Saturday, 27 May 2017

Cotehele - National Trust Estate

" The need of quiet, the need of air, the need of exercise, and, I believe, the sight of sky and of things growing, seem human needs, common to all . . ."

so said Octavia Hill, National Trust founder in 1888.

I so agree with her and that is why I am a member of this organisation that looks after our national treasures, our heritage, nature and wildlife, land and landscape including our coastal paths.

One such place is Cotehele (pronounced  coat-eel)
which is only a few miles from my home and a favourite place over the years for walking with dogs, children and grandchildren and I was there again yesterday with Benji.
The car park charge of £3 per car per visit is free to National Trust members, so at £5.40 per month for my membership fee, just 2 visits covers that cost. 
We took the woodland path . . . . 

 A very welcome seat to rest from the climb, listen to the birdsong all around and admire all the fresh greenery as well as a first few Foxgloves.

 "C'mon, then - let's carry on!"

 A small, very simple chapel . . 

In his survey of Cornwall, Richard Carew notes the interesting reason why Sir Richard chose to build a chapel on this particular spot on Cotehele land.

‘Sir Richard Edgcumbe was driven to hide himself in those his thicke woods, which overlook the river, what time being suspected of favouring the Earl of Richmond’s party against King Richard the Third, hee was hotely pursued, and narrowly searched for; which extremity taught him a sudden policy, to put a stone in his cap, and tumble the same into the water, while these rangers were close at his heels, who, looking down after the noyse, and seeing his cap swimming thereon, gave over their farther hunting, and left him liberty to shift away, and ship over into Brittaine; for a grateful remembrance of which delivery, hee afterward builded in the place of his lurking, a chapell.’

 Benji and I climbed a little higher and came to a viewing point with views across the Tamar, far below, to the little village of Calstock and the Calstock viaduct, part of the Great Western Railway.

 How about that house for a beautiful spot to live, on the bend of the River Tamar, facing south and surrounded by beauty?
Of course, you would have to own a boat, too . . . 

 Maybe something a bit smaller, then?

 On the way back down to Cotehele Quay, we passed a huge stand of Gunnera.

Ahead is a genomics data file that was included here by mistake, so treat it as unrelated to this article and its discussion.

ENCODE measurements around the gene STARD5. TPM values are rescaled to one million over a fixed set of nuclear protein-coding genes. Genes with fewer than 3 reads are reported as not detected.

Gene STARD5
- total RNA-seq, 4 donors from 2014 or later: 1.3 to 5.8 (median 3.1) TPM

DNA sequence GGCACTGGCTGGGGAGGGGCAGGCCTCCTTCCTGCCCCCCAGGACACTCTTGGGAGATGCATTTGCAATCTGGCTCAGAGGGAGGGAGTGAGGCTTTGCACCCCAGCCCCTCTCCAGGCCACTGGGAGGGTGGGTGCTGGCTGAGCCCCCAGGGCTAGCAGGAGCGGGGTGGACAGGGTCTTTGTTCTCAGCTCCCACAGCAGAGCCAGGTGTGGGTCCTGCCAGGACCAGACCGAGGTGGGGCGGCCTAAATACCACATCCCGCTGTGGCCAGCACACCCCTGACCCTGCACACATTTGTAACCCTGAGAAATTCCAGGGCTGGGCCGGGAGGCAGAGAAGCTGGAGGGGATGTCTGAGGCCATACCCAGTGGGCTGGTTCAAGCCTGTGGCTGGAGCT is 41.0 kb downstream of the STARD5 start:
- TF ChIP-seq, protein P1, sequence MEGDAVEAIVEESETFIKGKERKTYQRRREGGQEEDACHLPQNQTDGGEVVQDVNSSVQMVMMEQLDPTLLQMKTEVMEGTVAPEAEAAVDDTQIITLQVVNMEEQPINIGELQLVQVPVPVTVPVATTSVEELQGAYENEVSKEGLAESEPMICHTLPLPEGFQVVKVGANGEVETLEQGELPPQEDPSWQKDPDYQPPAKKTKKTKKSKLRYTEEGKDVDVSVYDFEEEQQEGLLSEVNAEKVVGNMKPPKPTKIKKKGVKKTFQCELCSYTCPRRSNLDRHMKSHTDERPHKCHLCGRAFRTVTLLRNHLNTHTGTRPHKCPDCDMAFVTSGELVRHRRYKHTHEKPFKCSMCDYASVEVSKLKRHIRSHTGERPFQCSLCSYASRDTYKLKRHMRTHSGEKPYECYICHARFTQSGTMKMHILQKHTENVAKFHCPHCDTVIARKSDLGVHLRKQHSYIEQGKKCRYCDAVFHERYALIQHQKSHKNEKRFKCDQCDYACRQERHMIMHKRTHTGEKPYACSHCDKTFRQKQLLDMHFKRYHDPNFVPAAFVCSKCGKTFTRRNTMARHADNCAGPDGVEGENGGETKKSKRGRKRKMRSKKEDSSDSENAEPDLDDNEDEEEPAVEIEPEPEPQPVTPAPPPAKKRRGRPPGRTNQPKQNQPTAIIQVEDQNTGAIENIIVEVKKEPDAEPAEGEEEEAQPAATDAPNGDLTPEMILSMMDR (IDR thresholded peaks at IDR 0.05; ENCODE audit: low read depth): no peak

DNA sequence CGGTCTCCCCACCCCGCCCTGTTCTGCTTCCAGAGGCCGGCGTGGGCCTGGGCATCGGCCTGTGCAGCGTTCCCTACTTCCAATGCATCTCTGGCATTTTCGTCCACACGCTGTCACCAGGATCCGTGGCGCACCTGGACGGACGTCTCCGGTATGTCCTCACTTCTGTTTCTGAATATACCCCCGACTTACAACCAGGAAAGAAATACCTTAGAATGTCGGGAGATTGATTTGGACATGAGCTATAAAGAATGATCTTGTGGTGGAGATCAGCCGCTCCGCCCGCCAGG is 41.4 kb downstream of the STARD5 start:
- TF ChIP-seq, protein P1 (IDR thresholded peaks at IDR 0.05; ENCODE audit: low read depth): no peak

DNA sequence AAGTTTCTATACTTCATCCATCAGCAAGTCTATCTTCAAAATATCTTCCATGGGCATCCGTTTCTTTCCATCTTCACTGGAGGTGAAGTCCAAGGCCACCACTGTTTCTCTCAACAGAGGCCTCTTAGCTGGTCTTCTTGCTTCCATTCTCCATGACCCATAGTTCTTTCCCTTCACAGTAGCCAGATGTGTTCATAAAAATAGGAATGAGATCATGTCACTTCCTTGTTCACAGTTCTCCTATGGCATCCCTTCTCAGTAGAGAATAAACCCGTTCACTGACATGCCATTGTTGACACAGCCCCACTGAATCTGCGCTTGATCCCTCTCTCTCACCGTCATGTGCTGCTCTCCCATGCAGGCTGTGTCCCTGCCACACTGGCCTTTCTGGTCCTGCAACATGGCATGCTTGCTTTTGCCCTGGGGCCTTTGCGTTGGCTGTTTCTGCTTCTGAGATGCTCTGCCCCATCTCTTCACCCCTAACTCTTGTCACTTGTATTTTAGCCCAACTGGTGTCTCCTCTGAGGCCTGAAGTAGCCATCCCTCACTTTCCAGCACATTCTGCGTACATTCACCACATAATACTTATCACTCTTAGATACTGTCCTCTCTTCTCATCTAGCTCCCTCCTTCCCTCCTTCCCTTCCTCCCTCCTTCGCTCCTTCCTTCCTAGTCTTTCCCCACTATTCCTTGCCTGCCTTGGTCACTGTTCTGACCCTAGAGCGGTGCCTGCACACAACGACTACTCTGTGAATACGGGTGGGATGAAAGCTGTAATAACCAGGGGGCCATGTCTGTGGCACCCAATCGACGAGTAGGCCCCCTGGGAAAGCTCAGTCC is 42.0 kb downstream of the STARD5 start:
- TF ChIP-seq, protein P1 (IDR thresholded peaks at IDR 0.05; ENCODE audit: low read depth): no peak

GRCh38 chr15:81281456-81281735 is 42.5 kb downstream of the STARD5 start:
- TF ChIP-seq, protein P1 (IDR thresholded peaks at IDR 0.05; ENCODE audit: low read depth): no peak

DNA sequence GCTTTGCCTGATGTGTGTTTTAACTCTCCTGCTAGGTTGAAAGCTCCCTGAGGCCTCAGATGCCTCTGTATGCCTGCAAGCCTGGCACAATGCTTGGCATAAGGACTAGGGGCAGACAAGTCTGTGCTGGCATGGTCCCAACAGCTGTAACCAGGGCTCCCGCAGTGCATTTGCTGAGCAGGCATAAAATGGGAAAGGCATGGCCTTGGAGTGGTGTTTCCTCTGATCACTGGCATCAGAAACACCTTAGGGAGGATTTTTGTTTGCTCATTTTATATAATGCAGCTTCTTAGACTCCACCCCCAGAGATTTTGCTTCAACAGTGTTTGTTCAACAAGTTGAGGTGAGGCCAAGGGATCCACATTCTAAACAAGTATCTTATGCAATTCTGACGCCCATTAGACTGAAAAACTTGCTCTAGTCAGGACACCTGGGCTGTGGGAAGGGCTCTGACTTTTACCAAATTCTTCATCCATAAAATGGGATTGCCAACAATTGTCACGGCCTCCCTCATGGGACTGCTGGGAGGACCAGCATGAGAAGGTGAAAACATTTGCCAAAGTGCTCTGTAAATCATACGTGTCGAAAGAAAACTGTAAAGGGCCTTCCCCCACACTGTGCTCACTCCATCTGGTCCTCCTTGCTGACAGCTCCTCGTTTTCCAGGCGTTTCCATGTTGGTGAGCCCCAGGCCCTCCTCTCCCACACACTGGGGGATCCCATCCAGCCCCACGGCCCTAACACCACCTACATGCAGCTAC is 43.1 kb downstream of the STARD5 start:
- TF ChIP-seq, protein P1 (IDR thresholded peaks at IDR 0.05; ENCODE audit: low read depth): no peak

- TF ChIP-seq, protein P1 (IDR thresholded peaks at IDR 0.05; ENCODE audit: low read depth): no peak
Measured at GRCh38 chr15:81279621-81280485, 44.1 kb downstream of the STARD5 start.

I was looking forward to reaching the Quay, partly to see again the Tamar sailing barge, "Shamrock", built in 1899 and now permanently kept here. But I confess I was looking forward even more to a very welcome cup of tea and hoping there would be a table free in the tiny secluded garden at the side of The Edgcumbe Tearooms. My luck was in - only one table was occupied/

 Here comes my pot of tea - and a slice of Apricot Sponge! Well, it looked so good it would have been rude to leave it, wouldn't it? (I had eaten half of it before I remembered to take a photograph - sorry!)

 It's such a pretty little garden with rambling roses almost hiding the entrance gate; I did wonder if many of the customers who were either inside or sitting on benches out the front were even aware of it.

 The perfect place to sit awhile after our walk, in the dappled shade of an overhanging tree.
Benji hasn't been to a beach yet - a surprising omission by me, so maybe our next jaunt will be to Seaton beach, Cornwall. 
"The need of quiet, the need of air, the need of exercise, and, I believe, the sight of sky and of things growing, seem human needs, common to all..."
- Octavia Hill, National Trust founder, 1888
"The need of quiet, the need of air, the need of exercise, and, I believe, the sight of sky and of things growing, seem human needs, common to all..."
- Octavia Hill, National Trust founder, 1888

Saturday, 20 May 2017

On Bodmin Moor; at Lanhydrock Estate and on the coastal path at Hannafore.

My two youngest grandchildren were full of energy as usual, so along with Benji we walked and explored on Bodmin Moor. The children enjoyed climbing and jumping on the grassy slopes and the rocks, while Benji was fascinated by all the small white, furry animals that were so like him! 

A long disused Engine house.

 An opening that had to be explored by children and dog alike.

 Of course, we had to make the usual hooting noises as we passed through this tunnel!

I do believe he's a little bit slimmer than he was a month ago. It must be all the walking he's doing.

Last Saturday, I met with a fellow blogger - Mary of 'Trundling Through Life'. 
She was down in Cornwall for a short time and we arranged to meet at the dog-friendly Visitors' cafe near the main car park at  Lanhydrock, as I would have Benji with me. 
Hmmmm . not quite as dog-friendly as we'd hoped. Mary left her trundle truck outside and using a walking stick she accompanied me into the cafe and sat at a table, but then we were told that dogs can't enter the cafe. So out we had to go, to the verandah.  Luckily the sun was shining but there was quite a cold breeze blowing around while we ate our Cream Tea and drank our coffee. I realised that I won't be able to go again as if I have Benji with me, I can't even buy a coffee.
However, we enjoyed all the beautiful colours of Lanhydrock Estate, especially the Rhododendrons and the Bluebells, masses of them. 

 Two days later, Benji and I were walking the coastal path at Hannafore, which overlooks Looe and St. George's Island, just off the coast.
Lots of photos, for which I make no apology - they are especially for one of my sons who works in Afghanistan and so misses his beloved Cornwall.  I'm sure he'll recognise all these areas and he can picture himself walking there again. 
He hasn't met Benji yet either, so enjoy, David! 

 A Benji tail just disappearing around the next bend; this exploring lark is exciting!

 So - where to next?  Watch this space!